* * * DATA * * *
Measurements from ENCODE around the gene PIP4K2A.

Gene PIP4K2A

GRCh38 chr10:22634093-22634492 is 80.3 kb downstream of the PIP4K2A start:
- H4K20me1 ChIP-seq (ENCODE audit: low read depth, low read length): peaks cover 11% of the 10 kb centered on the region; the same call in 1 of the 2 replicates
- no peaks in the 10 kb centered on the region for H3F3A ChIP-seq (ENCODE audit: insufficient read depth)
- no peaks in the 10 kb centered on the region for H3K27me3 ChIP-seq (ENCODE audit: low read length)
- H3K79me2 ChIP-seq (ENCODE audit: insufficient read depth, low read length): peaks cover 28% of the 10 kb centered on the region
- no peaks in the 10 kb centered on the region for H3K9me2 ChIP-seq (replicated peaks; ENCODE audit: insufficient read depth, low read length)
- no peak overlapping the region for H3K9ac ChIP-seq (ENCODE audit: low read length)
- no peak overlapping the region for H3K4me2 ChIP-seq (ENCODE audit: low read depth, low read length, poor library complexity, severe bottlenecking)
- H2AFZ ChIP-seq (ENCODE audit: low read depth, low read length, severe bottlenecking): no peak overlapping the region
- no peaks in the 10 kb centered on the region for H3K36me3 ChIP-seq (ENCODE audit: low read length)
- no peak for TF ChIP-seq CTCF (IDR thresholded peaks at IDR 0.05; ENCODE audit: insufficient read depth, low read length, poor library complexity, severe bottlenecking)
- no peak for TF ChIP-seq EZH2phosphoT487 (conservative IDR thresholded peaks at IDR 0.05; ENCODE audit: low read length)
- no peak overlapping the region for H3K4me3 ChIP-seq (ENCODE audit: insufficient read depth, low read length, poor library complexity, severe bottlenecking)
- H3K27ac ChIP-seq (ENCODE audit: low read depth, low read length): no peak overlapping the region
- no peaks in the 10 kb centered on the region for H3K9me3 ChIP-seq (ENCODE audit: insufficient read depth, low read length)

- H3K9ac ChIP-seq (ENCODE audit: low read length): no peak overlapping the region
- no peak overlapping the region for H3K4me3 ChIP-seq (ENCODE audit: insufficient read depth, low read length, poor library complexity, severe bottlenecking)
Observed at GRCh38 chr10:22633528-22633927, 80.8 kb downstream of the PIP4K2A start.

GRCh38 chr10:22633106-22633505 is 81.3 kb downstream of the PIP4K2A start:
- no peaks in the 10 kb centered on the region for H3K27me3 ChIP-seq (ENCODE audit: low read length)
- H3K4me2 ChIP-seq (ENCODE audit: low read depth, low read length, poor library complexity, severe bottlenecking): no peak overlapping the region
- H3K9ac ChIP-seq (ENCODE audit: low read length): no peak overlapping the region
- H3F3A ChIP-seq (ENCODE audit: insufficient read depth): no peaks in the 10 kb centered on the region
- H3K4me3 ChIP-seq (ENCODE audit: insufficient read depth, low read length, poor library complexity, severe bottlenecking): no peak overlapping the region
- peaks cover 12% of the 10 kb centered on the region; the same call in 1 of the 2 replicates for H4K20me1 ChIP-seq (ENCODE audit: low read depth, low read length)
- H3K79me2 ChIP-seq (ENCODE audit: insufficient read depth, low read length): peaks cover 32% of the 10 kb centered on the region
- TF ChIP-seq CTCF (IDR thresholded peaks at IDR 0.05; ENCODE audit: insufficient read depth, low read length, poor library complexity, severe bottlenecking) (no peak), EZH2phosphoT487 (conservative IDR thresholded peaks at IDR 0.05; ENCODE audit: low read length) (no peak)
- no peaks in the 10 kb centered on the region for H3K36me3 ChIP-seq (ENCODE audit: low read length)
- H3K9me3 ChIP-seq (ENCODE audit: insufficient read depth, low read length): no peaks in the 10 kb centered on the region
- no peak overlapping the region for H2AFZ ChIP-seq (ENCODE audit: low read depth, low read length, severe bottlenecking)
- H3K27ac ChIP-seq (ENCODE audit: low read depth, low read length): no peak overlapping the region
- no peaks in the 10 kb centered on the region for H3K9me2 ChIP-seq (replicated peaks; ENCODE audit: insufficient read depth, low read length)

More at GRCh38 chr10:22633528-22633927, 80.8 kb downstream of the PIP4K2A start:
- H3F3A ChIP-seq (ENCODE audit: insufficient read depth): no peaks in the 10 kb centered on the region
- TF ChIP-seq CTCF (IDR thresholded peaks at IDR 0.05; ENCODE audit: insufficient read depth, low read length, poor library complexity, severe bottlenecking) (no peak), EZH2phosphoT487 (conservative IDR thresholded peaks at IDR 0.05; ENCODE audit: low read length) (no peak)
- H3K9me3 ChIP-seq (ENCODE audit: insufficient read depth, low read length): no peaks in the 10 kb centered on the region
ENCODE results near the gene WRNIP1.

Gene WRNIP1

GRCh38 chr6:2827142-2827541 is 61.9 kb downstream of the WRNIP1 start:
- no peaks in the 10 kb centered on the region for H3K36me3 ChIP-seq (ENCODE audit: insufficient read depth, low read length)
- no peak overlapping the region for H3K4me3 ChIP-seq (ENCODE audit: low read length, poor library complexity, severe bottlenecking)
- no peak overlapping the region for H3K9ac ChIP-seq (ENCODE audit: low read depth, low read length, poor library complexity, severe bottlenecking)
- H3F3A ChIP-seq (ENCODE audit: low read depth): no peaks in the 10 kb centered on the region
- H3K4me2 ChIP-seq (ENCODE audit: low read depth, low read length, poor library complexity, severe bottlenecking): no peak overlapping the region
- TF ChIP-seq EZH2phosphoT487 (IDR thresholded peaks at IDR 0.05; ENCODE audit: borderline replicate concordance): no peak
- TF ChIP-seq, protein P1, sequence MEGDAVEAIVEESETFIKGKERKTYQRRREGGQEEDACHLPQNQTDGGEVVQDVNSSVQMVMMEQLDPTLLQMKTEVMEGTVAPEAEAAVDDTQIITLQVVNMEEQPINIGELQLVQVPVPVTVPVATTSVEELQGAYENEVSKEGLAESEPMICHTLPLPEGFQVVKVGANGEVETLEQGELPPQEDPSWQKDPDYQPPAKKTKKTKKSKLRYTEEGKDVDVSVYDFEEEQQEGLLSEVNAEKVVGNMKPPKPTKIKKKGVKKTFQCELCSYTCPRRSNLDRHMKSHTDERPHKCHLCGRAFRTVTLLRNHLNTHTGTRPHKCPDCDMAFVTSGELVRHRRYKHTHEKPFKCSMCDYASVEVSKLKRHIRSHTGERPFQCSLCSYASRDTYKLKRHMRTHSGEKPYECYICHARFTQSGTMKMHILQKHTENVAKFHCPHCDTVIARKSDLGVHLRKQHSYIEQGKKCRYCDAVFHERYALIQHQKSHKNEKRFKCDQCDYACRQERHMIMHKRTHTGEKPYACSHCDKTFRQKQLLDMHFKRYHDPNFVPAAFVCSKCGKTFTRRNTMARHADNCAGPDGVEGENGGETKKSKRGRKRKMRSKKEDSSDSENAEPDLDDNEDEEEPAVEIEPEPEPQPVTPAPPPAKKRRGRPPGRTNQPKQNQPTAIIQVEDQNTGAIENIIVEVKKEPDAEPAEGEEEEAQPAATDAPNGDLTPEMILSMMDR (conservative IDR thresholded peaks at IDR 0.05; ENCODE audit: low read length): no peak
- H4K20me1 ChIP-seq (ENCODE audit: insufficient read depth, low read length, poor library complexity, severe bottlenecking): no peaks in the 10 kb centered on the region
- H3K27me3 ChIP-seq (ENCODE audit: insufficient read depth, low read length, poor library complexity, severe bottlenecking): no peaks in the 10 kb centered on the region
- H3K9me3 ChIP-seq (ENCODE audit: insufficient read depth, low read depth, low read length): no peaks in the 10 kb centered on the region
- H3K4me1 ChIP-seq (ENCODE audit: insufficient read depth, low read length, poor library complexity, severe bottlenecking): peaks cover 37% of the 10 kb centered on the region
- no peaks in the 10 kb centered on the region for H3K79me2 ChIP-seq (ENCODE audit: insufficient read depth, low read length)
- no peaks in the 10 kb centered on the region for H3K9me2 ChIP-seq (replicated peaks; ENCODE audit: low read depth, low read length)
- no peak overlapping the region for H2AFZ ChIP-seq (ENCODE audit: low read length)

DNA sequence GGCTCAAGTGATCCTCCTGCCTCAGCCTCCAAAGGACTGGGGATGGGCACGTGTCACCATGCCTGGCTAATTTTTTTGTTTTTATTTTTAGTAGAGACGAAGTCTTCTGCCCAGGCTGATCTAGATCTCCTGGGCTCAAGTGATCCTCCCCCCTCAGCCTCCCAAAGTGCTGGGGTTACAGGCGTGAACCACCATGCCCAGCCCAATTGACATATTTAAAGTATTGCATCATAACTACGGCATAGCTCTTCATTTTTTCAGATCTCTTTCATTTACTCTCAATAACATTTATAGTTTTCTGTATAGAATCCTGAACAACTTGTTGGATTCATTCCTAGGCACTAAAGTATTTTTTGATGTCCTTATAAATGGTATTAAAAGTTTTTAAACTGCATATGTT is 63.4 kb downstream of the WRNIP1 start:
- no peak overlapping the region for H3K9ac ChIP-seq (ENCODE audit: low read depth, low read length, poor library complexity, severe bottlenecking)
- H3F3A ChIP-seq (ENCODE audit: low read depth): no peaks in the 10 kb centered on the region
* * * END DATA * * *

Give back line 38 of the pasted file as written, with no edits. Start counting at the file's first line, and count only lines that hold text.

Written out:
- H3K9me3 ChIP-seq (ENCODE audit: insufficient read depth, low read length): no peaks in the 10 kb centered on the region